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Voter turnout among Hispanics is historically low, but these young Latinas are bucking the trend

“I go out and vote for those who don’t have a voice," said Jaquelin Rojas, a 19-year-old University of Texas at Dallas student.

DALLAS — When you gather four young Hispanic Texans and ask them about politics, history tells you that, on average, one of them should be interested in the process.

But Isabella Liano, Vanessa Olivo, Ashley Ocañas and Jaquelin Rojas are bucking the trend.

According to the Pew Research Center, there are 4.8 million Hispanic eligible voters in Texas and 32% of them are between the ages of 18 and 29.

But turnout among Hispanic voters was the lowest of all ethnic groups in Texas in the 2016 presidential election.

The Latino community in Texas has long been described as a sleeping giant, an electorate with the potential to swing our politics and policies. But based on U.S. Census data, that giant is in a deep sleep.A Texas group is trying to forge a new tradition with Latino Voters where coming of age automatically means voting.

“I come from a single-parent household. My mom’s main worries were taking care of the family, not getting involved in politics,” said Olivo, a 19-year-old native of McAllen who now goes to college in Dallas.

Ocañas is 20 and also a native of the Rio Grande Valley.

“I came from the mentality and a household where people thought our opinions didn’t matter, so I didn’t really have an interest in politics,” Ocañas said. “I’m actually the only one that’s registered to vote and I think that’s a problem because a lot of Hispanics believe they don’t have a voice.”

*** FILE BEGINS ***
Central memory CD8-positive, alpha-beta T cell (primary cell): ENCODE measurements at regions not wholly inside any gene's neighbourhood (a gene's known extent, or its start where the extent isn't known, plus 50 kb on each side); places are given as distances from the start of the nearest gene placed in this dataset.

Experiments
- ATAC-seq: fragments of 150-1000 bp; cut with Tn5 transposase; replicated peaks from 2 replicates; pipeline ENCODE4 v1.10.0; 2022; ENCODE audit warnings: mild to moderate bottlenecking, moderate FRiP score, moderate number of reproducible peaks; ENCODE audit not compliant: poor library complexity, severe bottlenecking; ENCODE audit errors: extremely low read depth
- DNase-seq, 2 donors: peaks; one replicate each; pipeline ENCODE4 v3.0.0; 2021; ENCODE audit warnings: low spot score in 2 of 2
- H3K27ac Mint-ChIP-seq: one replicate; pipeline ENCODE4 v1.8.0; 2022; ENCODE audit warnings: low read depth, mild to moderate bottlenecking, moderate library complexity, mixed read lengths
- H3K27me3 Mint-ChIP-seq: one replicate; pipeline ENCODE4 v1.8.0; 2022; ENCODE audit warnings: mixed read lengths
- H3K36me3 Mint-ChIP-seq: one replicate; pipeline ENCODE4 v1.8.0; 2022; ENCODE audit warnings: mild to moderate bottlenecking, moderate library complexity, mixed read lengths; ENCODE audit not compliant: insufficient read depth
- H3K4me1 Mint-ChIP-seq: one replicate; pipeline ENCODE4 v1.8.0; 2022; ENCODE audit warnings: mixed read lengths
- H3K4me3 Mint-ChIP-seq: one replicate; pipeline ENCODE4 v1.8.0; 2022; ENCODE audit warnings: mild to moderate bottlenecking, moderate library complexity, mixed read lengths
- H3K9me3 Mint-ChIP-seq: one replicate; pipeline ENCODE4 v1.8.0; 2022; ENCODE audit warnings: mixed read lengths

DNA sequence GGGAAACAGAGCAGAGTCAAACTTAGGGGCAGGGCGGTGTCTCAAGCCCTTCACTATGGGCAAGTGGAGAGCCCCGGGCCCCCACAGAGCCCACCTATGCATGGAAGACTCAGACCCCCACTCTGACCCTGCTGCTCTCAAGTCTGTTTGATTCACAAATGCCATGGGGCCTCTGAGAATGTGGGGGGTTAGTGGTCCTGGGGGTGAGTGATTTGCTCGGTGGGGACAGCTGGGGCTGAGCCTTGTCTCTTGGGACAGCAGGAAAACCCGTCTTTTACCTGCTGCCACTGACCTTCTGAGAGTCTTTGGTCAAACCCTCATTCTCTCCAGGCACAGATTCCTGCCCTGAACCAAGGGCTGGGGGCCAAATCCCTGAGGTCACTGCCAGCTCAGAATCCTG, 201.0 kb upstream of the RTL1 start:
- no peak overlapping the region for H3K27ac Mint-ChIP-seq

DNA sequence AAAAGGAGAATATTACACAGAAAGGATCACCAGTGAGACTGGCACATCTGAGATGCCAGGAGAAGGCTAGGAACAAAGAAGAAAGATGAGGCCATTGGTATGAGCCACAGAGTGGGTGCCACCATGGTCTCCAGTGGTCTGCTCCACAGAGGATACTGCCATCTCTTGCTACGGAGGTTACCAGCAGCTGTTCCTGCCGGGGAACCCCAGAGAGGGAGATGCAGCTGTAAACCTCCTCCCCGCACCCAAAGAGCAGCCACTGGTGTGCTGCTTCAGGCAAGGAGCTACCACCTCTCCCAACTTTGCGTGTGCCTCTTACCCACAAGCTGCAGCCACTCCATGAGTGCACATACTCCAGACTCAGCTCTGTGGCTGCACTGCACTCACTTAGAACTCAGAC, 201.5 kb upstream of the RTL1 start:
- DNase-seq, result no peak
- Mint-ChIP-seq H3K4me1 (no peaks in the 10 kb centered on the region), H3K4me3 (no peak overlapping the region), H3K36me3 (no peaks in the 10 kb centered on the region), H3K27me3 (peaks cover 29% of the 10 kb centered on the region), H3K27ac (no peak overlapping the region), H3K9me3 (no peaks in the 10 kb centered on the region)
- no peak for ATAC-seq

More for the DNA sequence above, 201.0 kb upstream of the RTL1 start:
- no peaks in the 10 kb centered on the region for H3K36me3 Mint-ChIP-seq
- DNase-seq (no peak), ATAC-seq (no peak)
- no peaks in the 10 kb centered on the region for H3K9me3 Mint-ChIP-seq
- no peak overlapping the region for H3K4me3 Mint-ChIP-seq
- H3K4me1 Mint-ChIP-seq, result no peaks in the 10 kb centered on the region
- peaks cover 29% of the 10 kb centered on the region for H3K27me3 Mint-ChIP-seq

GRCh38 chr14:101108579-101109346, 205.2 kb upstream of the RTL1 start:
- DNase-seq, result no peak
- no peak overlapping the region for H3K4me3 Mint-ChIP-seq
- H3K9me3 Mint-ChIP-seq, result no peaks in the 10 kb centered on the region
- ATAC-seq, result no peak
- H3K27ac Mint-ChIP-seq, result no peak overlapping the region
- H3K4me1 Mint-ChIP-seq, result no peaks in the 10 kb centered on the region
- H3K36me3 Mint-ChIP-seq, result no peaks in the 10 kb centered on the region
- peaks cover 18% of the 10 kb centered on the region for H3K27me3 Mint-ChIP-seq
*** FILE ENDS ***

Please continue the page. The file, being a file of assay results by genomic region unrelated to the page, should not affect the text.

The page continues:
Olivo, Ocañas, Liano and Rojas have all registered to vote, have previously voted and plan to vote in Texas’s Super Tuesday presidential primary and again in November.

“Texas is diverse. The country is diverse. It was founded by immigrants. And we need someone who will represent us,” Ocañas said.

Nationally, while the number of 18 to 29-year-old Hispanics grew by approximately 761,000 between November 2012 and 2016, turnout grew by only 1.5%. 

Organizations on both sides of the political spectrum have realized the untapped power of the young Hispanic voter and have launched efforts to increase registration numbers.

"I go out and vote for those that don't have a voice," said Rojas, a 19-year-old University of Texas at Dallas student.

RELATED: Why a quinceañera is a perfect place to register new Texas voters

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Jolt is a left-leaning Texas-based community activist organization that has opened chapters on college campuses across the state. Olivo, Ocañas, Liano and Rojas are all members of Jolt.

This weekend, they’ll board a couple of buses in Dallas and ride to Houston to meet up with about 500 other young Hispanic voters for Jolt’s Movimento 2020 Candidate Forum. Some of the Democratic candidates running for president will address the group via phone or video chat.

Liano, 19, is interested to hear what the candidates say about gun ownership. She was born and raised in El Paso.

“The tragedy that happened in my hometown on August 3, 2019, really affected me,” Liano said. “There needs to be something to change because, like, that can’t happen again.”

After the forum, they plan to teach friends and family what they’ve learned and encourage them to vote. That’s Jolt’s plan of action: plant a seed with young Hispanic voters and watch it grow among families and communities.

For a deeper dive into their efforts, listen to the latest episode of Y'all-itics, WFAA's political podcast. 

“My mom, I’ve talked to her about it and my grandparent,” said Ocañas. “I’ve talked to them saying, ‘Hey, we should start being more involved.’ They looked at me shocked because they never thought, nobody ever told them, ‘Hey, you can vote.’”

Rojas said she and her friends watched the Iowa caucuses and talked about it afterward.

“I have friends who say, ‘Why should I vote? It’s just one person?’ But, if everyone who thought like that would come out and vote, we’d make a real difference,” Rojas said.

They’re realizing they have the power to prove history wrong.

“There is power in numbers. Latinos have those numbers. It’s time we use those numbers,” Olivo said.

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